CONFESSIONS Agency Spotlight: ‘Sashay: The Art of Fashion’ by Dea Mills; founder and former CEO of Modavia

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We had the honor of interviewing Dea Mills, who is catalyst for her advancement in all genres of fashion within Second Life. Her most recent advancement includes the birth of Sashay: The Art of Fashion which proudly demonstrates her incredible ability as an artist. Dea’s showcase of art is inspired by real life fashion shoots and photos for which she owns rights to.

Click HERE to visit Sashay: The Art of Fashion.

Dea Mills is a former model and founder and former CEO of top elite modeling group, Modavia of which Dea has agreed to be interviewed in such a capacity.

We sincerely thank Dea Mills for her time, generosity, sincerity and kindness in allowing us to interview her. Dea was so thoughtful she passed each of us 3 Sashay gift vouchers each, although we feel we are the honored parties by learning more about this remarkable person.

Here is what she had to say!

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FROM DEA: While I am the founder and former CEO of Modavia, I am no longer associated with Modavia in a business sense, but I do still cherish my friends at Modavia and Modavia’s CEO, Ms. Poptart Lilliehook. I am now the founder and owner of Sashay, a gallery specializing in original fashion artwork.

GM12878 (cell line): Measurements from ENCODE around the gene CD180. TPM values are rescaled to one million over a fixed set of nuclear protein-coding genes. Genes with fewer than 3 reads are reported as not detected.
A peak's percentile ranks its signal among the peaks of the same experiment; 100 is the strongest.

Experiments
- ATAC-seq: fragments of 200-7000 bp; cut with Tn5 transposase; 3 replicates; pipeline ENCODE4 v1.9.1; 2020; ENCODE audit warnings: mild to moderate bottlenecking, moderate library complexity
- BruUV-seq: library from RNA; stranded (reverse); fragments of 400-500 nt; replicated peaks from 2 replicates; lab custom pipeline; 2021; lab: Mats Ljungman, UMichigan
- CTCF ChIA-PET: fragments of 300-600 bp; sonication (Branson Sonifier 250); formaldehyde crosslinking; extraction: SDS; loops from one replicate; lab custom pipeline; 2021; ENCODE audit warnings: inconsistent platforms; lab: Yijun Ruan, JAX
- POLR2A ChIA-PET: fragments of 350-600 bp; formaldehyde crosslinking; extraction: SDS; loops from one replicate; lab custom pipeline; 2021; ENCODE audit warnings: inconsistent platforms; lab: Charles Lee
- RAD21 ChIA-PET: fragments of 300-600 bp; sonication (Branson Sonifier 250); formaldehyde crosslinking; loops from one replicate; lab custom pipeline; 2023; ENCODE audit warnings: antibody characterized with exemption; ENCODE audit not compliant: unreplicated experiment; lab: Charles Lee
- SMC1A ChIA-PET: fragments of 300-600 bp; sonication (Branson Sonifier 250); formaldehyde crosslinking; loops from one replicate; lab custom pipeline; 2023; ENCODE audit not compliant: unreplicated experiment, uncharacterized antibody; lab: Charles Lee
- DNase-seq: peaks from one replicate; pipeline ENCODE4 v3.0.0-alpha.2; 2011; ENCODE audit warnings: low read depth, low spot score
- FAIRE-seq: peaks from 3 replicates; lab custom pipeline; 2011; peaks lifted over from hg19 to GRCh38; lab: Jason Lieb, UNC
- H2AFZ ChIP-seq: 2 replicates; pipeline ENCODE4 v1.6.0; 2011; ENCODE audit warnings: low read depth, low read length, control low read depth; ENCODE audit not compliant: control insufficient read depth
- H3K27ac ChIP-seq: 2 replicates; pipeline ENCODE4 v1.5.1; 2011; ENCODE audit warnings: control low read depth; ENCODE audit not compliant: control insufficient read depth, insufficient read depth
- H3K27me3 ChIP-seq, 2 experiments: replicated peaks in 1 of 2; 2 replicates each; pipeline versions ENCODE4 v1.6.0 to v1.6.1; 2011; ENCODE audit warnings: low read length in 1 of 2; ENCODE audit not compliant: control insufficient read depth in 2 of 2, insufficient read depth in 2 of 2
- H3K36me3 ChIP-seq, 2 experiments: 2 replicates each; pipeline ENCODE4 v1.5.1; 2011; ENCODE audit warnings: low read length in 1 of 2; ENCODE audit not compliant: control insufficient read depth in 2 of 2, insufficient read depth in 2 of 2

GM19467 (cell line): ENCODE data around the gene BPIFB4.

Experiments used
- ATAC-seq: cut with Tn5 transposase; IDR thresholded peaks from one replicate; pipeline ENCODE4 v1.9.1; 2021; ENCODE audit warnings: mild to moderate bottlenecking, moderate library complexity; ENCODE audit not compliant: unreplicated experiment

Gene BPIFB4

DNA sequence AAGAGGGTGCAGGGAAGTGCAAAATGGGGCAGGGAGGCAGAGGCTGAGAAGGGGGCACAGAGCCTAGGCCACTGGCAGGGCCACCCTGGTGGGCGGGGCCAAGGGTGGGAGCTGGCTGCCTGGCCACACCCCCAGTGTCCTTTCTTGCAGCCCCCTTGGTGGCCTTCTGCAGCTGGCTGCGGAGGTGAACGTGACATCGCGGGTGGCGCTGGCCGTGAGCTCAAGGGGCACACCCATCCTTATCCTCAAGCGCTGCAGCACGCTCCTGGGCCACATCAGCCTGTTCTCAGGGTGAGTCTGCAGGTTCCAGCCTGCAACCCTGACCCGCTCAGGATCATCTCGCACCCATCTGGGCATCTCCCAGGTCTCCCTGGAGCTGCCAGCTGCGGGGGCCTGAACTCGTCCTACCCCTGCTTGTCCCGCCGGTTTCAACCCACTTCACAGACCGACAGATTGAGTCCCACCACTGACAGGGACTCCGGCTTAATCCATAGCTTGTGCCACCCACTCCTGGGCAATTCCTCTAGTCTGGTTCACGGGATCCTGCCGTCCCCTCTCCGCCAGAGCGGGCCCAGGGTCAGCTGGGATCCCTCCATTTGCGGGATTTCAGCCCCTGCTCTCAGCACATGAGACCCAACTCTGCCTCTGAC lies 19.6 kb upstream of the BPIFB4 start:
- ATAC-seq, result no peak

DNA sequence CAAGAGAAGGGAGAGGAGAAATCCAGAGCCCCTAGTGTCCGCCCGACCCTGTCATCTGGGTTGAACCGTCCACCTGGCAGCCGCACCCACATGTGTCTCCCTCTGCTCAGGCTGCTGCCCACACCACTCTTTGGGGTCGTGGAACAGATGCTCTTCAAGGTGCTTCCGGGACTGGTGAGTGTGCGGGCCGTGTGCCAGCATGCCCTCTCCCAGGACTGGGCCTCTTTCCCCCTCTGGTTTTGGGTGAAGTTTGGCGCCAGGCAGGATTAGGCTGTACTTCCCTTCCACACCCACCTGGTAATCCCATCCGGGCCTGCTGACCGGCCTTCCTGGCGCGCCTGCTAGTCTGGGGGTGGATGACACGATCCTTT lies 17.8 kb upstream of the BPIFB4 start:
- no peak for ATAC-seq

Q: There are contests within the SL modelling industry which are gender specific, namely Miss Virtual World, Mr Virtual World, House of Beningborough amongst others.

What are your perceptions on gender specific contests within the modelling industry?

I think that female-only pageants and contests are fine.
I also think that male-only pageants and contests are fine.

In regard to male-only pageants and contests, and aside from men competing on physical looks and appeal alone, I have two reasons why I support male-only competitions.

First, because fashion and fashion modeling are industries dominated by females, males seldom have the same level of input, status or exposure in fashion. For that reason, I think it’s wonderful for men to have a pageant or contest of their own.